I. Djazani, Wirtschaft und Bevölkerung in Khuzistan und ihr Wandel unter dem Einfluss des Erdöls, (Tübinger Geographische Studien 8), Tübingen, 1963, pp. 89-91 (with plan).

P. Vielle, La Féodalité et l’état en Iran, Paris, 1973, pp. 183-271.

(X. De Planhol)


iii. Monuments

Little of architectural interest appears to have survived from the medieval period. On the left or east bank of the Kārūn river, in the old part of the present city, is the tomb of ʿAlī b. Mehryār, a contemporary of Abū Nowās and a follower of Imam Reżā. The present building dates from the 18th century, and is a small square brick structure with a white plastered dome, encircled at its base by a single line of nastaʿlīq inscription. The major part of this quarter dates only from the development of Bandar-e Nāṣerī in the late 19th century. (By the early 20th century it was called Old Ahvāz to distinguish it from the “newer” city on the opposite bank of the Kārūn, actually the more ancient site.) The steel railroad bridge crossing the Kārūn just above the fourth rapids rests on the presumed foundations of the Sasanian dam or weir. It is built on an outcropping of sandstone in the riverbed. Some of the superstructure of the dam remained in the early 19th century for it to be described as a few small arches of very small bricks which were coated with vitrified bitumen. The foundations of the dam are constructed of large masonry blocks. Because the natural barrage on which the dam is built provides the easiest crossing at this part of the Kārūn, it is possible that the spot is also the location of the bridge of boats that spanned the river in Achaemenid times, and of the bridge encountered by Alexander’s admiral, Nearchus, when he navigated the Kārūn in 325 B.C.

Although Bandar-e Nāṣerī on the left bank survives as the older quarter of the present city, medieval Ahvāz was concentrated on the right bank in the area of new Ahvāz. Tenth-century descriptions of the city hint at architectural riches (see part i). The poet and traveler Abū Dolaf Yanbūʿī writes of a mosque “spacious and beautiful,” which may have been the Congregational Mosque mentioned by Moqaddasī; across the river was the Masǰed-e ʿAlī b. Mūsā al-Reżā. Spanning the Kārūn at the fifth rapids, upstream from the Sasanian dam and the city itself, was a large bridge of kiln-baked brick which dated from at least ʿAbbasid times, and which had been restored by the Buyid ʿAżod-al-dawla.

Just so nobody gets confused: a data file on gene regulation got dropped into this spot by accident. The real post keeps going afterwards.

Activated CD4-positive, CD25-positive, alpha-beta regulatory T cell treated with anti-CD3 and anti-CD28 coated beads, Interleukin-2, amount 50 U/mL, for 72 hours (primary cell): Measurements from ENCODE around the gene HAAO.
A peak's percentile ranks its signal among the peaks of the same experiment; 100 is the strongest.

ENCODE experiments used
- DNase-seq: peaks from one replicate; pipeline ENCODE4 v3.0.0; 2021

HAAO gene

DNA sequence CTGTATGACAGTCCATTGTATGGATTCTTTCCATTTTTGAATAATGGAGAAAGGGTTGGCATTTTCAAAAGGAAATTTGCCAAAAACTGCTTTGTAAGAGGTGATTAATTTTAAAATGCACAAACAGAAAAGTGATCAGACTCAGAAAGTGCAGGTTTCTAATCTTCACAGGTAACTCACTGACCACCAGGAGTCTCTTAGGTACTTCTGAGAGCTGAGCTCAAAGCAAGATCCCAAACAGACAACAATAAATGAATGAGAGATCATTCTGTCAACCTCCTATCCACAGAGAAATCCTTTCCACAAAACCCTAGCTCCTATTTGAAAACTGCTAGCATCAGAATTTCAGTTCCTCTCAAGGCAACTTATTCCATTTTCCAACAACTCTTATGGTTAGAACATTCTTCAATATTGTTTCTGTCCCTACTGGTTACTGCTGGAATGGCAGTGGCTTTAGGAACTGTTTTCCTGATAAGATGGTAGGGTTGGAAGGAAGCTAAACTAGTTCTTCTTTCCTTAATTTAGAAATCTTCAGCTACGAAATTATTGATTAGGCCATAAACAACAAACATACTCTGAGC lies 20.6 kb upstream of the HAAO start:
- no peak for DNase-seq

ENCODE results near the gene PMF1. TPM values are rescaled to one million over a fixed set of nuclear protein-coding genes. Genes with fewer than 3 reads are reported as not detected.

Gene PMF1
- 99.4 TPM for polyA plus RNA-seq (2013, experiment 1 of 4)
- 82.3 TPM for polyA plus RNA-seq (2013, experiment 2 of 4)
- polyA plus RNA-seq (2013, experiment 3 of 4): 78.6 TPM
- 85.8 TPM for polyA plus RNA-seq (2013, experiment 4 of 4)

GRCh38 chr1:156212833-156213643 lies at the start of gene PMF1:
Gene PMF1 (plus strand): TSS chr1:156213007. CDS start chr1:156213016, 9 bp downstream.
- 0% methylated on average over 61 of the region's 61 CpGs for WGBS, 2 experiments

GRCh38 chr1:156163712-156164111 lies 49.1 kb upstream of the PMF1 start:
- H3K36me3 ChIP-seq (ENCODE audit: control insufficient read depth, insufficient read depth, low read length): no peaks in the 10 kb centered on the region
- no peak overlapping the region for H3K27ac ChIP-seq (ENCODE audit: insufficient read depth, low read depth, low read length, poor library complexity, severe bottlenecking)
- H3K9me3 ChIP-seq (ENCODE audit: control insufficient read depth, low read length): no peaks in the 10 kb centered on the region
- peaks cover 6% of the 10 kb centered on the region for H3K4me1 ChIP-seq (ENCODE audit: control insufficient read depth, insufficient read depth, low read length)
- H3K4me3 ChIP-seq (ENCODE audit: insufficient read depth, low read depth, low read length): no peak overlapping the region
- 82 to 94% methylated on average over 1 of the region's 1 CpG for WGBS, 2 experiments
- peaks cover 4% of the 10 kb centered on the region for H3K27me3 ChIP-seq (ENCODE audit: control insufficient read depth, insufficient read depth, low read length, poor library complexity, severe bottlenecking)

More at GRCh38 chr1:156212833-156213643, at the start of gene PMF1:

In the vicinity of Ahvāz are several emāmzādas. Some have the white conical or sugar-loaf dome that is characteristic of the region, consisting of a number of stepped stages with concave or honey-combed surfaces. A typical example is the tomb of Daniel at Susa; another, the tomb of Robayn b. Yaʿqūb, 43 miles south of Ahvāz near Ḥosaynīya, is illustrated by G. N. Curzon (Persia and the Persian Question, London, 1898, II, facing p. 344). The type does not seem to be earlier than the Safavid period.



F. Bémont, Les villes de l’Iran, Paris, 1973, II, pp. 204-09.

A. Godard, “Les dômes alvéolés,” Āthār-e Īrān 4, 1949, pp. 359-60.

L. Lockhart, Persian Cities, London, 1960, pp. 157-63.

Idem, “Khuzestan Past and Present,” The Asiatic Review, October, 1948, pp. 2-7.

R. Mignan, “Some Accounts of the Ruins of Ahwaz; with Notes by Capt. R. Taylor,” Transactions of the Royal Asiatic Society of Great Britain and Ireland 2, 1830, pp. 203-12.

V. Minorsky, ed., Abu-Dulaf Misʿar ibn Muhalhil’s Travels in Iran (circa A.D. 950), Cairo, 1955, pp. 61-62.

N. Pigulevskaya, Les villes de l’état iranien, Paris, 1963, p. 123.

P. Sykes, A History of Persia, 3rd ed., London, 1930, I, pp. 43-44.

Idem, Ten Thousand Miles in Persia, London, 1902, p. 248.

(J. Lerner)

(C. E. Bosworth, X. De Planhol, J. Lerner)

Originally Published: December 15, 1984

Last Updated: July 29, 2011

This article is available in print.
Vol. I, Fasc. 7, pp. 688-691

Cite this entry:

C. E. Bosworth, X. De Planhol, J. Lerner, “Ahvaz,” Encyclopædia Iranica, I/7, pp. 688-691; an updated version is available online at http://www.iranicaonline.org/articles/ahvaz-a-town-of-southwestern-iran (accessed on 28 March 2014).